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Unsafe construction trucks taken off road near where teen killed by dump truck: Burnaby RCMP

Police inspected 32 commercial vehicles at 10th Avenue and 18th Street last week and took 26 off the road for safety violations. Five of them were associated with two major construction sites near where 14-year-old Muska Behzad was killed by a dump truck in May.
Five vehicles associated with construction sites by where a 14-year-old Byrne Creek Community School student was killed by a dump truck were taken off the road for safety violations, according to police.

Five commercial vehicles from construction sites near where a 14-year-old Burnaby girl was hit and killed by a dump truck in May failed police safety inspections and were taken off the road last week, according to the officer who heads up Burnaby RCMP’s commercial vehicle enforcement.  

Burnaby RCMP and partner agencies from around the Lower Mainland conducted a commercial vehicle enforcement blitz at 10th Avenue and 18th Street, where two major construction projects are currently underway: the City of Burnaby’s Rosemary Brown Arena and Ledingham McAllister’s Azure at Southgate City project.

Byrne Creek Community School Grade 8 student Muska Behzad was killed at 11th Avenue and 15th Street by a dump truck coming from the Southgate City site on May 5.

She had been on her way home from school.

“We’re doing that enforcement being that it’s close to school again,” Burnaby RCMP Const. Kevin Connolly said. “We’re doing that enforcement to target trucks coming to and from the construction sites up by 11th there just off of 18th, which was where the poor young girl lost her life due to the dump truck there. That was the best place that we could set up to be grabbing trucks coming to and from those construction sites.”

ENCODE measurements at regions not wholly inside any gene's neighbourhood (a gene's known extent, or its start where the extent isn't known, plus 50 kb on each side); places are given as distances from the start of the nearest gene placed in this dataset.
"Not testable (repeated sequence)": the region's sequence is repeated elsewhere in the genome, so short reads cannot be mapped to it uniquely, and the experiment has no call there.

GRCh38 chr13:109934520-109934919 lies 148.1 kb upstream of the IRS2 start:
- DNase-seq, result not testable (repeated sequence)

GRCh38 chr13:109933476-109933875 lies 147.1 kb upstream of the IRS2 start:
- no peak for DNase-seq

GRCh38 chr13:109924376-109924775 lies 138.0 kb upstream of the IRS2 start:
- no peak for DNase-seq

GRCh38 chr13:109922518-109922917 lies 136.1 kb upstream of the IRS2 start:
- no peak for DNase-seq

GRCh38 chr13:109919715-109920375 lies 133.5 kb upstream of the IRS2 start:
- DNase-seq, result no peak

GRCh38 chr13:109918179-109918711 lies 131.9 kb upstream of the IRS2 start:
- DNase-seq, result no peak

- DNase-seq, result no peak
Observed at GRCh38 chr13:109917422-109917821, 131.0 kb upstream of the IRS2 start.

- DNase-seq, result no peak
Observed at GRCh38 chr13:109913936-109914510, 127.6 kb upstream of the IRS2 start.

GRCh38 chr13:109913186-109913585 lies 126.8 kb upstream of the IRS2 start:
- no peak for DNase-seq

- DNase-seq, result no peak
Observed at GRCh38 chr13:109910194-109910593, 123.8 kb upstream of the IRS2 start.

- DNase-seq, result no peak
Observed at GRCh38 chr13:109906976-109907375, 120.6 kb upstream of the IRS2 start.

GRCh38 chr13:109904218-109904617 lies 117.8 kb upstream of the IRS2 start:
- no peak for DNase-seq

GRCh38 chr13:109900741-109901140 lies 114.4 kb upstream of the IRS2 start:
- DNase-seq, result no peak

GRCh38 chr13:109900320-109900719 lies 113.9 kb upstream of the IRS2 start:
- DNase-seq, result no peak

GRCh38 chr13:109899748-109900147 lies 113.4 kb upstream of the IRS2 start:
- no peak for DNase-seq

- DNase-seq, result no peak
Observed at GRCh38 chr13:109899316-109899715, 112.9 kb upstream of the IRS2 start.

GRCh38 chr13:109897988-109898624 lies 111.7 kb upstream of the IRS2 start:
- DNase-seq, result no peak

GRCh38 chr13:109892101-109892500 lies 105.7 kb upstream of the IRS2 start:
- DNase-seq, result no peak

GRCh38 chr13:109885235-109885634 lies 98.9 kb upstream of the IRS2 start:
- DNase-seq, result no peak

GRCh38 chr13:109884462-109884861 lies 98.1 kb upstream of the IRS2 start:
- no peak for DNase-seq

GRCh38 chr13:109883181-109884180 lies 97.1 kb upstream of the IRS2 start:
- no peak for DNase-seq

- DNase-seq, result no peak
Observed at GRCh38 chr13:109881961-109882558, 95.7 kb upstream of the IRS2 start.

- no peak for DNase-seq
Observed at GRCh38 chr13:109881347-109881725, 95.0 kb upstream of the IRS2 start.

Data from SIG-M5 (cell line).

Connolly said officers inspected a total of 32 trucks and took 26 out of service for safety violations.

But not all the vehicles inspected were from the construction sites.

“We were of course getting others because naturally, being on 10th, there is a lot of through traffic, but we were also still able to grab some of the trucks coming to and from those construction sites,” Connolly said.

Five vehicles coming and going from the two construction projects failed inspections, according to Connolly, but he said he didn’t collect information on which specific site each of the trucks came from.

“Just five total from the construction sites,” he said.

Connolly said police rely on guidelines set out by the Commercial Vehicle Safety Alliance, which has compiled a list of “out of service” violations – defects that make trucks unsafe enough to be ordered off the road.

Each of the vehicles taken off the road on 10th Avenue last Monday had at least one of those violations.

Follow Cornelia Naylor on Twitter @CorNaylor